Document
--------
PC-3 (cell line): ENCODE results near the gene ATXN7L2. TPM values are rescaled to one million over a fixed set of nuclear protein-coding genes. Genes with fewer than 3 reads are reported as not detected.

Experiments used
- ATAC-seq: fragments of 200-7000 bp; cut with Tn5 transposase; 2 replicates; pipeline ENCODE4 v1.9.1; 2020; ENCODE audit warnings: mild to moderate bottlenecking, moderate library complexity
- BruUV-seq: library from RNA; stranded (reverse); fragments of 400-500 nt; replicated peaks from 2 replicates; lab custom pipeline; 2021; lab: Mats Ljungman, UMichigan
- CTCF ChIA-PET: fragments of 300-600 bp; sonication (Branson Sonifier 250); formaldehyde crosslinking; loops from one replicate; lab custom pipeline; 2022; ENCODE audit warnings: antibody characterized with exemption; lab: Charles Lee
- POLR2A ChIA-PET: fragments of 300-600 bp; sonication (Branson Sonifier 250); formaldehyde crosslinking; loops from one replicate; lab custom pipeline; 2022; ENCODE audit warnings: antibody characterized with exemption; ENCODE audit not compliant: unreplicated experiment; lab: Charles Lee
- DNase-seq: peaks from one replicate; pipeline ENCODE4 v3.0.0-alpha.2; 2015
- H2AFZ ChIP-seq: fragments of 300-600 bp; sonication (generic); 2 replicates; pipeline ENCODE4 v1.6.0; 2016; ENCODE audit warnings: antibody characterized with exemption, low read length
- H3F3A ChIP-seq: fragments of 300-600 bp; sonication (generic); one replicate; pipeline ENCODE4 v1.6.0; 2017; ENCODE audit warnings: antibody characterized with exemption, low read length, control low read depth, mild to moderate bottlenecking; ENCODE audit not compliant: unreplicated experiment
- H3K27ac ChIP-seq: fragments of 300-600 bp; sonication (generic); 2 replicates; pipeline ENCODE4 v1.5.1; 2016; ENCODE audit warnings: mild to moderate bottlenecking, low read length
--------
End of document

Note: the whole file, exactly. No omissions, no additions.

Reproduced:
PC-3 (cell line): ENCODE results near the gene ATXN7L2. TPM values are rescaled to one million over a fixed set of nuclear protein-coding genes. Genes with fewer than 3 reads are reported as not detected.

Experiments used
- ATAC-seq: fragments of 200-7000 bp; cut with Tn5 transposase; 2 replicates; pipeline ENCODE4 v1.9.1; 2020; ENCODE audit warnings: mild to moderate bottlenecking, moderate library complexity
- BruUV-seq: library from RNA; stranded (reverse); fragments of 400-500 nt; replicated peaks from 2 replicates; lab custom pipeline; 2021; lab: Mats Ljungman, UMichigan
- CTCF ChIA-PET: fragments of 300-600 bp; sonication (Branson Sonifier 250); formaldehyde crosslinking; loops from one replicate; lab custom pipeline; 2022; ENCODE audit warnings: antibody characterized with exemption; lab: Charles Lee
- POLR2A ChIA-PET: fragments of 300-600 bp; sonication (Branson Sonifier 250); formaldehyde crosslinking; loops from one replicate; lab custom pipeline; 2022; ENCODE audit warnings: antibody characterized with exemption; ENCODE audit not compliant: unreplicated experiment; lab: Charles Lee
- DNase-seq: peaks from one replicate; pipeline ENCODE4 v3.0.0-alpha.2; 2015
- H2AFZ ChIP-seq: fragments of 300-600 bp; sonication (generic); 2 replicates; pipeline ENCODE4 v1.6.0; 2016; ENCODE audit warnings: antibody characterized with exemption, low read length
- H3F3A ChIP-seq: fragments of 300-600 bp; sonication (generic); one replicate; pipeline ENCODE4 v1.6.0; 2017; ENCODE audit warnings: antibody characterized with exemption, low read length, control low read depth, mild to moderate bottlenecking; ENCODE audit not compliant: unreplicated experiment
- H3K27ac ChIP-seq: fragments of 300-600 bp; sonication (generic); 2 replicates; pipeline ENCODE4 v1.5.1; 2016; ENCODE audit warnings: mild to moderate bottlenecking, low read length